By Macharia Gaitho
Photo: Gachagua and Martha Karua
There is no doubt that in many democracies, the highlight of any run-up to presidential elections is a public debate among candidates. The presidential debate is an American innovation dating back fairly recently – 1960 when rising Massachusetts Senator John F Kennedy, the Democratic Party nominee, took on then Vice President Richard Nixon, Republican, in the first nationally televised event.
Nixon was expected to dominate the debate given his proven proficiency in radio debates as well as great experience in government and foreign policy expertise.
But it turned out he was not well prepared. He was unfamiliar with the new format of television, refusing make-up that made him sweat profusely under the studio lights and also gave him an unhealthy-looking skin colour. He also wore a suit that clashed with the set background.
As Nixon struggled with the confident, younger rival ran away with the debate, which many consider the turning point that pulled Kennedy ahead and on to a narrow election victory shortly afterwards.
After the 1960 Nixon-Kennedy debate, there was a respite for 16 years until 1976 when President Gerald Ford, Republican, faced off in a series against his Democratic challenger, Georgia Governor Jimmy Carter.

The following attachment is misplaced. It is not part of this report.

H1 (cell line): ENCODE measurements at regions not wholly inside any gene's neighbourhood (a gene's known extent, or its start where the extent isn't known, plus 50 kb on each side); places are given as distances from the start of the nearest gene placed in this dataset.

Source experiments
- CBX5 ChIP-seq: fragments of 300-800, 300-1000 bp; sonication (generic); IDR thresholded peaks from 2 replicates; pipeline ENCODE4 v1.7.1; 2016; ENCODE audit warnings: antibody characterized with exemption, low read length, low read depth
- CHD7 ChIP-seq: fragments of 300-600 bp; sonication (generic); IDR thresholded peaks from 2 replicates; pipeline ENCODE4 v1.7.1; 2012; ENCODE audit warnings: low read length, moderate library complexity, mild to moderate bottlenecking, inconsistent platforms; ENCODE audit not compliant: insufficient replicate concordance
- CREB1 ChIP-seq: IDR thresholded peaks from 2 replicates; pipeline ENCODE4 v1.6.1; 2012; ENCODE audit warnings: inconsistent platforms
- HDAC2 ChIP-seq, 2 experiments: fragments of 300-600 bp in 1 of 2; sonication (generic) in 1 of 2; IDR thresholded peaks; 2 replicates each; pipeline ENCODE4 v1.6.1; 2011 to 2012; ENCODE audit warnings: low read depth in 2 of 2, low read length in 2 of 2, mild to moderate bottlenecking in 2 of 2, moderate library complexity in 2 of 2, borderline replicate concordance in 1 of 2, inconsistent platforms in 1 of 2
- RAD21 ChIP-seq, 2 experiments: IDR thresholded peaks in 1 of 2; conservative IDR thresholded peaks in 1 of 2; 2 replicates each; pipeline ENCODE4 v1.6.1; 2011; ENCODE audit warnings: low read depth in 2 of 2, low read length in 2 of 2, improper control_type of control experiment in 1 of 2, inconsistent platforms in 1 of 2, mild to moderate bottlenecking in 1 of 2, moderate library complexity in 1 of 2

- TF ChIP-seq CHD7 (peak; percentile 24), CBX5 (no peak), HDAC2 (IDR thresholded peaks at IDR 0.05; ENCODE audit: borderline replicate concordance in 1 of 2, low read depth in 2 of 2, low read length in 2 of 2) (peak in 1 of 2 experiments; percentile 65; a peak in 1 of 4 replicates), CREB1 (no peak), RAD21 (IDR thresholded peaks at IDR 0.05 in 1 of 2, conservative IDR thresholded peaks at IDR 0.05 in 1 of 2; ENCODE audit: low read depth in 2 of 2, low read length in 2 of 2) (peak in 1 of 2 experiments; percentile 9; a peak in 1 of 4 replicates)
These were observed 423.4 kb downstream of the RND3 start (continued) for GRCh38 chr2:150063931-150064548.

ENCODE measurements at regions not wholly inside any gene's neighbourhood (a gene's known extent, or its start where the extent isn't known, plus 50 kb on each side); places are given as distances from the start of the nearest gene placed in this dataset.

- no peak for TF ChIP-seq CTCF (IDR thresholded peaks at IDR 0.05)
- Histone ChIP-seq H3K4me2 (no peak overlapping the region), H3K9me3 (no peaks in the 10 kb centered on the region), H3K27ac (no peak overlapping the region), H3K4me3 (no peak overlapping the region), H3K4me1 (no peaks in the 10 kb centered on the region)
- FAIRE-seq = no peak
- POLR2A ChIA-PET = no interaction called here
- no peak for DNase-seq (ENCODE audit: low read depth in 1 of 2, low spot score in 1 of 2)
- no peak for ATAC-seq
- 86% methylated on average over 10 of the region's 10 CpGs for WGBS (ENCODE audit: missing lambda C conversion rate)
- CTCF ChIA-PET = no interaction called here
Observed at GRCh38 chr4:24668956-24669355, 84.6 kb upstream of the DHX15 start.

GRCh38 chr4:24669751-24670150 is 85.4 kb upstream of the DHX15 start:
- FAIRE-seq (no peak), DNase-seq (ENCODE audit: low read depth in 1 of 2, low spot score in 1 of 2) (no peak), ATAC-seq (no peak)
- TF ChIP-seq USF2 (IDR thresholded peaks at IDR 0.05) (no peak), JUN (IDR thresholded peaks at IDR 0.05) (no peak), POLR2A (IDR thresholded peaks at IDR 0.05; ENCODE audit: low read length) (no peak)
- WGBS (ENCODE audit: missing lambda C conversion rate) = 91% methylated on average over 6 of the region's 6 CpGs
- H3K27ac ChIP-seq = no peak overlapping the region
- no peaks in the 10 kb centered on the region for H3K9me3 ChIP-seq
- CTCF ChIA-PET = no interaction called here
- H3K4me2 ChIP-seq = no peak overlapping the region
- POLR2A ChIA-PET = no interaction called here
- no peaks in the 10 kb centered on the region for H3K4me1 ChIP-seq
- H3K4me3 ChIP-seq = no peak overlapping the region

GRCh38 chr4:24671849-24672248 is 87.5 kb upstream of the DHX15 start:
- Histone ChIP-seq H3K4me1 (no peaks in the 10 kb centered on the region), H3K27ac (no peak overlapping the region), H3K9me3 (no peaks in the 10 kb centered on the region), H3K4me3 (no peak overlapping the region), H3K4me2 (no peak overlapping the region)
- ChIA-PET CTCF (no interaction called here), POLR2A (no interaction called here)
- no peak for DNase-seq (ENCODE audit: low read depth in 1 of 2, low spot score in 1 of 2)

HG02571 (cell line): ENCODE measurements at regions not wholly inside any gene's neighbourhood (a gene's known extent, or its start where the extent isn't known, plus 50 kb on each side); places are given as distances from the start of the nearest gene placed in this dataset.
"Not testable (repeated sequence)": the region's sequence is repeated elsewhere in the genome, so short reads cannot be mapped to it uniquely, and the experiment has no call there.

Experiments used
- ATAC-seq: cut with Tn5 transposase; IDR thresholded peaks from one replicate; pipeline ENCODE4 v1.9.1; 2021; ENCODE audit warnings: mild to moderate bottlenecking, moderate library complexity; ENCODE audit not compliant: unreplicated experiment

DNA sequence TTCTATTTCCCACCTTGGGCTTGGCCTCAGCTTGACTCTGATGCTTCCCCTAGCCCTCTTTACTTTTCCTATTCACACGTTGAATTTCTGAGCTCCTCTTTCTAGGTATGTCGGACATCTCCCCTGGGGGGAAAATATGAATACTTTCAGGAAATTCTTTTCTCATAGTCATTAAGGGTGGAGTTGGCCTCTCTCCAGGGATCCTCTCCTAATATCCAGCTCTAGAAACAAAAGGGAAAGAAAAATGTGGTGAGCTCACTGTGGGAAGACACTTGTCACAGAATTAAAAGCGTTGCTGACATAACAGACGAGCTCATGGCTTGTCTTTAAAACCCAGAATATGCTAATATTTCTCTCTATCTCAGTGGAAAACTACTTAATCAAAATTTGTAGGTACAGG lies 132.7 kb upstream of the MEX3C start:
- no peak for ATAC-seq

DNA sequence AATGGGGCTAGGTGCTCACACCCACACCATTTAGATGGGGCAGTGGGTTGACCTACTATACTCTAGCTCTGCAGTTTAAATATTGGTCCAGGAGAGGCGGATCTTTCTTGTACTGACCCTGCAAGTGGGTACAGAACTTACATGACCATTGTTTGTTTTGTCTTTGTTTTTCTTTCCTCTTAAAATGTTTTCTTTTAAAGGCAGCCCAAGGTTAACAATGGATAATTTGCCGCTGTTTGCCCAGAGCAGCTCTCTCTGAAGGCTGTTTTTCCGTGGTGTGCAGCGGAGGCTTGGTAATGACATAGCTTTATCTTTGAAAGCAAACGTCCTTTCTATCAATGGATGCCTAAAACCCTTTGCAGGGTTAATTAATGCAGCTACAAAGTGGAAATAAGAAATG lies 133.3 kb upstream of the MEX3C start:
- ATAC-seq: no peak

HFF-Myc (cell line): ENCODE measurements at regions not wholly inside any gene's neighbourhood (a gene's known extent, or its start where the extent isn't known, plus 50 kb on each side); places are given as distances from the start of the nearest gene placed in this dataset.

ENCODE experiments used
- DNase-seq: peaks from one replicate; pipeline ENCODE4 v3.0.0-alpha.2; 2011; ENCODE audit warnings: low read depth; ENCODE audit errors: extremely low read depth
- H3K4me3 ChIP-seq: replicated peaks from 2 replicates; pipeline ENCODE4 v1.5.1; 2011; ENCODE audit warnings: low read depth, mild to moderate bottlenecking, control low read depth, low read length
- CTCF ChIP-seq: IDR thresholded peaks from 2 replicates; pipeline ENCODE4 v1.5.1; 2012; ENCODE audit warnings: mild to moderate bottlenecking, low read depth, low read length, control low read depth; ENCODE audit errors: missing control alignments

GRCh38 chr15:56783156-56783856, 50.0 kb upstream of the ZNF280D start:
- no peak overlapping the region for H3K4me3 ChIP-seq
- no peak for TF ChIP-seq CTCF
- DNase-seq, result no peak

The impact of televised debates was demonstrated in the second one on foreign policy, when Ford made a major blunder in the middle of the Cold War by declaring “There is no Eastern Bloc and there never will be under a Ford administration.” He had approached the debate leading in the opinion polls, but after that, President Ford slipped backwards and Carter won a very close election.
It wasn’t until 1984 that vice presidential debates were incorporated in the package. They have been largely sideshows and have had little impact on the election, but they have had their memorable moments. They also take on added significance when seen not just as a duel between the lieutenants, but as a measure of the presidential gravitas of the two deputies a heartbeat away from the presidency.
That is the importance of the debate between Kenya Kwanza and Azimilo la Umoja running mates Rigaathi Gachagua and Martha Karua respectively.
While the face-off between Deputy President William Ruto and Former Prime Minister Raila Odinga will no doubt be the main event, the duel between their respective deputies could be just as captivating for a number of factors.
More than any other election under the 2010 Constitution when the concept of running mate was introduced, the post has assumed much greater significance in terms of what it brings to the ticket from regional numbers, the appeal of the nominee across ethnic boundaries, gender factor, record and background, charisma and electability.
Both Dr Ruto and Mr Odinga selected a running mate from Central Kenya for obvious reason. This was so because there was a need to secure the largest ethnic vote basket in the country that was considered up for grabs in the absence of successor to President Uhuru Kenyatta from the mountain.